This has been the hardest addendum to write so far. While I urge members of the church to make space for others who hold differing opinions on the Book of Mormon, I acknowledge that this is not easy. I have struggled to find words that would maintain reverence for sacred things while also maintaining my own integrity by acknowledging widely-recognized facts. I do not know whether I have succeeded. I do know that past debates about Book of Mormon historicity have been prone to un-Christlike nastiness. Differences of opinion on questions of history are no excuse for accusing each other of stupidity, dishonesty, or disloyalty.
The prevalence of such accusations in the past has driven many members of the church to hide their doubts, publicly maintaining the appearance of orthodoxy while privately questioning what they’d been taught and worrying about the repercussions if their true feelings were ever made known. Both lay members and church leaders alike have experienced this.32
As I wrote in the overview, different individuals, families, and wards will react differently to the conflict between church teachings and mainstream scholarship. Some people will be unbothered by the contradictions, while others will be deeply troubled. Some families and wards will be safe places where people can frankly discuss the problems, while other families and wards will condemn such discussions as disloyal. Some people will come through this experience with deeper church relationships and a faith that is more resilient, though perhaps unorthodox. Others will leave the church, or be ostracized or excommunicated from it. I pray we can make space in the church for those who have taken a dive into the problems of our history and emerged with unorthodox testimonies. I pray that those who have taken that dive will maintain charity for their fellow saints who have not, and reverence for things that Mormons hold sacred.
History, 1838–1856, volume A-1 [23 December 1805–30 August 1834], The Joseph Smith Papers, accessed Jan. 8 2017.↩
See, for example, the dedicatory prayers of the Guatemala City, Tegucigalpa Honduras, Lima Peru, Mesa Arizona, Monticello Utah, Cochabamba Bolivia, Tuxtla Gutiérrez, and San Diego California temples.↩
Moore, Carrie A. Debate renewed with change in Book of Mormon introduction. Deseret News Nov. 8, 2007.↩
Ostler, Blake T. The Book of Mormon as a Modern Expansion of an Ancient Source. Dialogue Vol. 20 No. 1.↩
A well-known example is Izapa Stela 5, a proto-Mayan stone relief carving which one LDS researcher claimed was a depiction of Lehi’s vision of the Tree of Life. Larson p. 65. This claim found its way into the church’s 1974 video Ancient America Speaks, which attempted to support the Book of Mormon through showing parallels between its text and New World archaeological evidence. Non-LDS scholars have instead claimed the stela to be a depiction of the creation of the world. Recent LDS scholarship has backed off from claims of a Book of Mormon connection. Brewer, Stewart W. The History of an Idea: The Scene on Stela 5 from Izapa, Mexico, as a Representation of Lehi’s Vision of the Tree of Life. Journal of Book of Mormon Studies Vol. 8 No. 1 (1999).↩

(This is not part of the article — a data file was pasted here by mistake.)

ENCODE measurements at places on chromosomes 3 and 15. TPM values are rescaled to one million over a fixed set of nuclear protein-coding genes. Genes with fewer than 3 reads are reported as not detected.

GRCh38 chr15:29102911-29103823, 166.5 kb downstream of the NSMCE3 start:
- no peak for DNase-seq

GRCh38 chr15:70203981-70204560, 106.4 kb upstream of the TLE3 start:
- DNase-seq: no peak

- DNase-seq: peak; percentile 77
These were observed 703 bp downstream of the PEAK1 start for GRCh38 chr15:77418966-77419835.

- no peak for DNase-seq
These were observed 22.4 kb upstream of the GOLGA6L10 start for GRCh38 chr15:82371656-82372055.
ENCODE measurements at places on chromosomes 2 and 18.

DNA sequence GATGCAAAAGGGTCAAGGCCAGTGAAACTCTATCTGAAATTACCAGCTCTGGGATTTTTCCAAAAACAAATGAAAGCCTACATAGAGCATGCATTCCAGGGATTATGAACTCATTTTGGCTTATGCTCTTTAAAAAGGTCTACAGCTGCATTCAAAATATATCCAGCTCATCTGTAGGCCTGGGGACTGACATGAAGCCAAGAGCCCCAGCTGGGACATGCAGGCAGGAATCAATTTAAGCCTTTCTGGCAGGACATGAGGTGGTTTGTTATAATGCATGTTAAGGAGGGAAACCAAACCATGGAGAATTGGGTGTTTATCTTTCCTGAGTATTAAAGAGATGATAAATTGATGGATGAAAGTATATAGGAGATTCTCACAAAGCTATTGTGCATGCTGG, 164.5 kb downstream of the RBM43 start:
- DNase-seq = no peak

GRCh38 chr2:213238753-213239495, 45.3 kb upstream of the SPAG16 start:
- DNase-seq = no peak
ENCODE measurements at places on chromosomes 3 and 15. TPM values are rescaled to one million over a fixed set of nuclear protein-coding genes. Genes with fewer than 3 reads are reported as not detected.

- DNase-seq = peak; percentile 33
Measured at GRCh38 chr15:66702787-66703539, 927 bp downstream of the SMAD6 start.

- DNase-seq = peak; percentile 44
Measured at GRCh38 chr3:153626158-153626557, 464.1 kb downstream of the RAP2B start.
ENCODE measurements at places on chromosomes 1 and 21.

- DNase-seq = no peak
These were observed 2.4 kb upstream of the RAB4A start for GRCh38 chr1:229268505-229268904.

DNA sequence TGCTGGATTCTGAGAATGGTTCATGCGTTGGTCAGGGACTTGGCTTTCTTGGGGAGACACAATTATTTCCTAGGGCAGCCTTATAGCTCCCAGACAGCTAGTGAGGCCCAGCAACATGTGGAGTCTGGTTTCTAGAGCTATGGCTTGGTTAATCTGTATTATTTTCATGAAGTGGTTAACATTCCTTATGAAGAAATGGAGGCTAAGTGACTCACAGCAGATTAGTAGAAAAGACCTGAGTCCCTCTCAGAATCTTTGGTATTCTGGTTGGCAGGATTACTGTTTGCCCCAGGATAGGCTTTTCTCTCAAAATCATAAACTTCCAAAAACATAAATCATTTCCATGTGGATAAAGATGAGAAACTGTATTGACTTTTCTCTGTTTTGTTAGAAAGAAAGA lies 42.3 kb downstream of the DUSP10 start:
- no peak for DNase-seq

Larson, p. 79.↩
See Coe interview, above.↩
Lambert, Neal. Hostility and Contempt in LDS Apologetics. Sunstone Vol. 132 May 2004, p.26. This rancor reached a low point in 1994, when an article in the FARMS Review responded to an editor of a volume of critical Book of Mormon essays by using the first letters of its paragraphs to encode the acrostic “Metcalfe is butthead”. Anderson, Vern. Book of Mormon Scholars Unleash Salvo of Barbs. Deseret News March 22, 1994.↩
Mark Wright introduces the Journal of Book of Mormon Studies vol. 23. Maxwell Institute Blog Dec. 4 2014.↩
Stack, Peggy F. Healthy or hurtful? Twenty years later, Mormon ‘Purge’ still debated. Salt Lake Tribune Oct. 1 2013.↩
Ballard, Russell. The Opportunities and Responsibilities of CES Teachers in the 21st Century. Feb. 26 2016.↩
See Coe interview, above.↩
Church leader B.H. Roberts produced hundreds of pages of research into Book of Mormon historicity that reached very unorthodox conclusions, but published none of it during his lifetime. Apologists have claimed that Roberts was merely playing devil’s advocate. See Madsen, Truman G. B.H. Roberts and the Book of Mormon. Book of Mormon Authorship: New Light on Ancient Origins 1982. The editor of Roberts’ published studies disagrees, pointing to Roberts writing “The evidence I sorrowfully submit, points to Joseph Smith as their creator, it is difficult to believe that they are the product of history…” See Madsen, Brigham D. B. H. Roberts’s Studies of the Book of Mormon Dialogue Vol. 26 No. 3 p. 87.↩